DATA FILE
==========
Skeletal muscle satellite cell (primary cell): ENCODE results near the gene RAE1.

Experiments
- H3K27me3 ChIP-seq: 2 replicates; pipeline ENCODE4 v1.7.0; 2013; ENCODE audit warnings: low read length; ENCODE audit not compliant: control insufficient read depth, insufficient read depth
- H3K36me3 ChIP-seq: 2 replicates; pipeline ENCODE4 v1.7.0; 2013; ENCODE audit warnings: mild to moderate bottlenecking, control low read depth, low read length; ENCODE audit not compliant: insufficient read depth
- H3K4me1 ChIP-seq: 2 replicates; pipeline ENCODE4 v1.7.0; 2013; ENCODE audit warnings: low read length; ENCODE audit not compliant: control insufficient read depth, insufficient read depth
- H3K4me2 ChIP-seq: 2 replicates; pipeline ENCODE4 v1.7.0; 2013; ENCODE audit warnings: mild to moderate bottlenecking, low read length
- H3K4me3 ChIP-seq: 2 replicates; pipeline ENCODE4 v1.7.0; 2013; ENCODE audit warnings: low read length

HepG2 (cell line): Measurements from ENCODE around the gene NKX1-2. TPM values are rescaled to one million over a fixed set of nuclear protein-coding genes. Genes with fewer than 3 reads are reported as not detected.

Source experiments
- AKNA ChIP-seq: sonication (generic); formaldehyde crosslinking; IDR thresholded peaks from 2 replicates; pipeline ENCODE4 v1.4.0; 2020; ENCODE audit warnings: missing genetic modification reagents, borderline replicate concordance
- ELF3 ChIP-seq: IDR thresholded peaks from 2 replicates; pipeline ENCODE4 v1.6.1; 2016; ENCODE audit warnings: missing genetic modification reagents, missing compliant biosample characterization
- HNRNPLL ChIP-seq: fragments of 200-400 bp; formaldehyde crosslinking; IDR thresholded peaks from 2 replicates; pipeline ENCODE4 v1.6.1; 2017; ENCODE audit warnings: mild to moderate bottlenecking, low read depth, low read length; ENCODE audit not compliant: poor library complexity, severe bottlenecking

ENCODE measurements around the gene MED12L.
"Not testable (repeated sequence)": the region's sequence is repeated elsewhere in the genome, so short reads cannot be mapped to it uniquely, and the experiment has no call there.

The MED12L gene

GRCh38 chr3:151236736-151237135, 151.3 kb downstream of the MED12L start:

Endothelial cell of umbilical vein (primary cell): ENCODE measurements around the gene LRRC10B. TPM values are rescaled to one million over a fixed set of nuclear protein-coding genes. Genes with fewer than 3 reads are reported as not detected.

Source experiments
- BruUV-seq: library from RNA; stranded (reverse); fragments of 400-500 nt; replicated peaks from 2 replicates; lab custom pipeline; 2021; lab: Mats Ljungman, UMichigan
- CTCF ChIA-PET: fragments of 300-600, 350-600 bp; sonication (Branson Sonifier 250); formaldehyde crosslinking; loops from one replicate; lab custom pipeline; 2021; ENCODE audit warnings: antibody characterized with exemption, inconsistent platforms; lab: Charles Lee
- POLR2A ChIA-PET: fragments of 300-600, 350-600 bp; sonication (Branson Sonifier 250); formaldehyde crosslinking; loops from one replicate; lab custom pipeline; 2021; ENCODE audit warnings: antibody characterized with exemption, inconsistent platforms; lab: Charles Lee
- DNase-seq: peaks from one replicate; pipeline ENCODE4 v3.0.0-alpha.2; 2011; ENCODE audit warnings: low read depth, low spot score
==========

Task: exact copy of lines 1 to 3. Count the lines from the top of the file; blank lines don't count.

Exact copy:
Skeletal muscle satellite cell (primary cell): ENCODE results near the gene RAE1.

Experiments
- H3K27me3 ChIP-seq: 2 replicates; pipeline ENCODE4 v1.7.0; 2013; ENCODE audit warnings: low read length; ENCODE audit not compliant: control insufficient read depth, insufficient read depth